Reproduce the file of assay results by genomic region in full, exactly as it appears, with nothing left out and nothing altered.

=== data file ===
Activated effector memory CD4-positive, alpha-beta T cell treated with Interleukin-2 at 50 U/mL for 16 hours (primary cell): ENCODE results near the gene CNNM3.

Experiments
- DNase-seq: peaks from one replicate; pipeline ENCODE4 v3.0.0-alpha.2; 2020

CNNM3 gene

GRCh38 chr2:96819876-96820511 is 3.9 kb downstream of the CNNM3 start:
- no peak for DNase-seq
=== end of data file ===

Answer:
Activated effector memory CD4-positive, alpha-beta T cell treated with Interleukin-2 at 50 U/mL for 16 hours (primary cell): ENCODE results near the gene CNNM3.

Experiments
- DNase-seq: peaks from one replicate; pipeline ENCODE4 v3.0.0-alpha.2; 2020

CNNM3 gene

GRCh38 chr2:96819876-96820511 is 3.9 kb downstream of the CNNM3 start:
- no peak for DNase-seq